Fall River Jewish temple reborn as church
FALL RIVER, Mass. (AP) — As Congregation Adas Israel marked the end of its residency at the historic synagogue on Robeson Street, another religious group moved in and gave the building a new life.
Early this month, Pastor Donat Boucher welcomed The Word of Life Community Church into its new and unique home in the city’s North End.
‘‘It was an exciting day,’’ Boucher said, as the last of about 100 adults and children of his evangelical congregation smiled and waved good-byes after a morning of Scripture reading, Sunday school classes and refreshments.
Just a couple of days before, on Nov. 29, Congregation Adas Israel sold its property, including a chapel and building, to Word of Life. Adas Israel is the last of what had been five or six orthodox synagogues for ultra-observant Jews in Fall River.
The sale was for $400,000, said Renee Lipson, an Adas Israel member and the agent for Brenner Real Estate Co. listing the property at Robeson and Nichols streets.
For most of the past year, The Word of Life church held its services a few times a week and paid monthly rent at the Marine Museum on Water Street. They've also used the Visitor Center at Heritage State Park and a building on Ferry Street. Boucher, raised Catholic in Fall River, said his following has grown steadily since he started the church as a born-again Christian in his dining room in 2007.
‘‘It was quite a journey,’’ Boucher said, adding, ‘‘I knew this is where God wanted us.’’
While Boucher exchanged warm smiles and a hug good-bye with Jeffrey Weissman, the president of Congregation Adas Israel, the latter had a melancholy thought to share: Dec. 1 marked the first Saturday since 1959 that Weissman’s dwindling number of Jewish orthodox congregants did not hold worship service in their building.
Lipson and Weissman each thought back to earlier in the 20th century when orthodox Jews — who would choose not to drive or work or watch television on the Sabbath — had synagogues in the Flint, on Union and Columbia and Pleasant streets, and Adas Israel congregants worshipped in a building on Pearl Street.
In 1959, those Jews who practiced their faith similarly joined together with Adas Israel and built a new home on Robeson Street.
Weissman said wistfully that he could remember the days when the 248 cushioned seats of wooden pews in the chapel were filled, and extra rows of chairs were set up in the adjacent room where food and drink were served.
In 1965, Weissman and his wife, Janet, and her cousin the week before, were among the first people married in the synagogue.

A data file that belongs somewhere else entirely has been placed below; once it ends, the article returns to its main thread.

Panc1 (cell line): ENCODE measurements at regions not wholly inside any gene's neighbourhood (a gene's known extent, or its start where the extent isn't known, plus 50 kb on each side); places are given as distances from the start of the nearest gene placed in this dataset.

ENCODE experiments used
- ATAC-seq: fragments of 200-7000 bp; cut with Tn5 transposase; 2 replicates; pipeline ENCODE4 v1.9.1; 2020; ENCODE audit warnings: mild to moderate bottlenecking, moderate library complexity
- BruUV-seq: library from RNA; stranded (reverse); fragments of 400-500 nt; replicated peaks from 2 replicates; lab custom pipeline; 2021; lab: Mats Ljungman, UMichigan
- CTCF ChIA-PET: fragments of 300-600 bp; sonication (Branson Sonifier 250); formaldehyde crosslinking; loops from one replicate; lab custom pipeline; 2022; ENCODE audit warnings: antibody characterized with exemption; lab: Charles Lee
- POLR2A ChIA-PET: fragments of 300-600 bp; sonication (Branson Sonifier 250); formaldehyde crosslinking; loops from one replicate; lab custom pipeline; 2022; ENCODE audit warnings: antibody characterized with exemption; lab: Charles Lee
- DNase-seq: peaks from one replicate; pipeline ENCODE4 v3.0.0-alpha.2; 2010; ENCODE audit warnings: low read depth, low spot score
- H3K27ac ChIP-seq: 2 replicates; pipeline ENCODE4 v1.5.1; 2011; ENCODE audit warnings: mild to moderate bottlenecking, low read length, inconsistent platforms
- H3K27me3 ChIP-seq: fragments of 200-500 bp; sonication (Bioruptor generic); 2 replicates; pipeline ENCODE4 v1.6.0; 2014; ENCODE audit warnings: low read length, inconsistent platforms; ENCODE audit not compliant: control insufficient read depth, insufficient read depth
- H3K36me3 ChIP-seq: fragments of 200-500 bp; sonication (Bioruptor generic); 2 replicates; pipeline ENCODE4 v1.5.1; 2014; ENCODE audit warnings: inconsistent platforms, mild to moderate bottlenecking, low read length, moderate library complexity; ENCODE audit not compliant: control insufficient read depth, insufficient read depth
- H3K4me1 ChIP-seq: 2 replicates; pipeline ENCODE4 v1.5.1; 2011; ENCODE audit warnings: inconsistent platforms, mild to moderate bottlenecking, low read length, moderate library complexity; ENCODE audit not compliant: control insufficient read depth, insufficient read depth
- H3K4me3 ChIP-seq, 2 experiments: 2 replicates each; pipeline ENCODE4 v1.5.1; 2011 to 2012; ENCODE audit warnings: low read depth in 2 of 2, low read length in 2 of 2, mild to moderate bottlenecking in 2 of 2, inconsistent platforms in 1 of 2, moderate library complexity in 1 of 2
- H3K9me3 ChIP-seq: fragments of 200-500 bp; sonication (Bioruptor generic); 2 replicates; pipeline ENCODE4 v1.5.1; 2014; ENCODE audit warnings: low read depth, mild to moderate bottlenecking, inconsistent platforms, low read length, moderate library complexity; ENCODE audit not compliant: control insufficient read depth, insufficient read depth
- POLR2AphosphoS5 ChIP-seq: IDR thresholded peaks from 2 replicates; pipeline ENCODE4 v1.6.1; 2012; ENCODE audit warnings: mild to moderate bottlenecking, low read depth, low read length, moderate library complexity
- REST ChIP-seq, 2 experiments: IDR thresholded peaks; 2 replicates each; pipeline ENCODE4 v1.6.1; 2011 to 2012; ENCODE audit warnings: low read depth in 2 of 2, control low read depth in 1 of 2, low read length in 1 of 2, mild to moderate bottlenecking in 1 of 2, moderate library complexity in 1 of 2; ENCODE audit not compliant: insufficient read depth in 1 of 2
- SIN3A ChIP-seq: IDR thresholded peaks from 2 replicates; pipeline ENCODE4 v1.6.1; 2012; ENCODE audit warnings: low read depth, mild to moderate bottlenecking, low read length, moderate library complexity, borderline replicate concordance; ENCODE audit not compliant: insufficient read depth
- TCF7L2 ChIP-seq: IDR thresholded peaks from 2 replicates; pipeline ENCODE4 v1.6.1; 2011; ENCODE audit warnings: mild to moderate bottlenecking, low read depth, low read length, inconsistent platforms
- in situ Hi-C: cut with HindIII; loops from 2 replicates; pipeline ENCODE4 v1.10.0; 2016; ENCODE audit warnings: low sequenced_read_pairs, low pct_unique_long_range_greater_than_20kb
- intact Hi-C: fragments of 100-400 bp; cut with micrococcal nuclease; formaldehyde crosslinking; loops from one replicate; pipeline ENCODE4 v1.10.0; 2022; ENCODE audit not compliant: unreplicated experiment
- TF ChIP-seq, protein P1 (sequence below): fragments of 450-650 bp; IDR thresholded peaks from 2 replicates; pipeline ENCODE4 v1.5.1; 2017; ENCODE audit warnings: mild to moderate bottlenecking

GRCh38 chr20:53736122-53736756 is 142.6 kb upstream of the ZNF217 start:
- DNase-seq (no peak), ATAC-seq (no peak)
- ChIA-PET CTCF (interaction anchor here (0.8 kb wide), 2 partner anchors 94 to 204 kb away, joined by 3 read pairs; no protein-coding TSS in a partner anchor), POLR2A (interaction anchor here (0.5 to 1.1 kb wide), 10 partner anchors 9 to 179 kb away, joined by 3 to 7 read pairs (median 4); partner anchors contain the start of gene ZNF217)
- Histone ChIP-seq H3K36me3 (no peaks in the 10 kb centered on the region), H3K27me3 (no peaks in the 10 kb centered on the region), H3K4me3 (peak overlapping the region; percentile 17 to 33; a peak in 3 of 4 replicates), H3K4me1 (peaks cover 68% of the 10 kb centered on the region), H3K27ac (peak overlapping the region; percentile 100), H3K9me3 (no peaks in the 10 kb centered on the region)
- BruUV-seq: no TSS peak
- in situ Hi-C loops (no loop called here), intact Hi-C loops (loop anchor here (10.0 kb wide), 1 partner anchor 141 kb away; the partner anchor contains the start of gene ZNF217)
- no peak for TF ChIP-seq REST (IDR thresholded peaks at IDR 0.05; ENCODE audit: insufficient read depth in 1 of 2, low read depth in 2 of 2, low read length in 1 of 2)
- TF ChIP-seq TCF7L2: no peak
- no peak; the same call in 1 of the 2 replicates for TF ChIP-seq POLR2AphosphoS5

The synagogue’s auditorium is named for the late Ruby Gittelman, the father of the record company owner, Danny Gittelman, who helped start the career of pop singer Whitney Houston, who had visited Fall River as a teenager and young woman and died earlier this year.
Weissman said Congregation Adas Israel has dropped to fewer than two dozen active members as young Jewish people leave Fall River and the elders get older or move away. At 70, Weissman, who lives two blocks away with his family on Greenlawn Street, chuckled that he’s a youngster in the congregation.
Orthodox Jews follow strict rules: men and women sit and pray separately, unlike conservative and reform Jews who comprise other denominations of the faith. Orthodox women cannot come up to the bema to say prayers over the holy Torah like men.
Temple Beth-El at 385 High St., a conservative congregation, has designated room in its spacious building for Adas Israel to worship separately and follow their Jewish orthodox customs. With the sale of the Robeson Street synagogue, Beth-El is now the sole Jewish house of worship in Fall River.
At its last Sabbath service on Robeson Street late last month, about 15 Adas Israel members attended, Weissman said. It was a pretty good final showing, he said.
While Adas Israel members said the moment was bittersweet after selling their synagogue, which had been listed for sale for the past year, members of both faiths said the building’s continued use as a house of worship is a blessing.
‘‘I'm very grateful to the folks at the synagogue,’’ said Boucher, praising Lipson and her husband.
Lipson, in turn, said, ‘‘(Word of Life) were ‘homeless’ for quite a while. They now have found a home, and they’re so appreciative and feel so blessed to have such a beautiful building whereby they can grow their congregation.’’
‘‘They’re very nice people. We got along very well,’’ Weissman said of Word of Life leaders.
Boucher described Word of Life’s religious approach.Continued...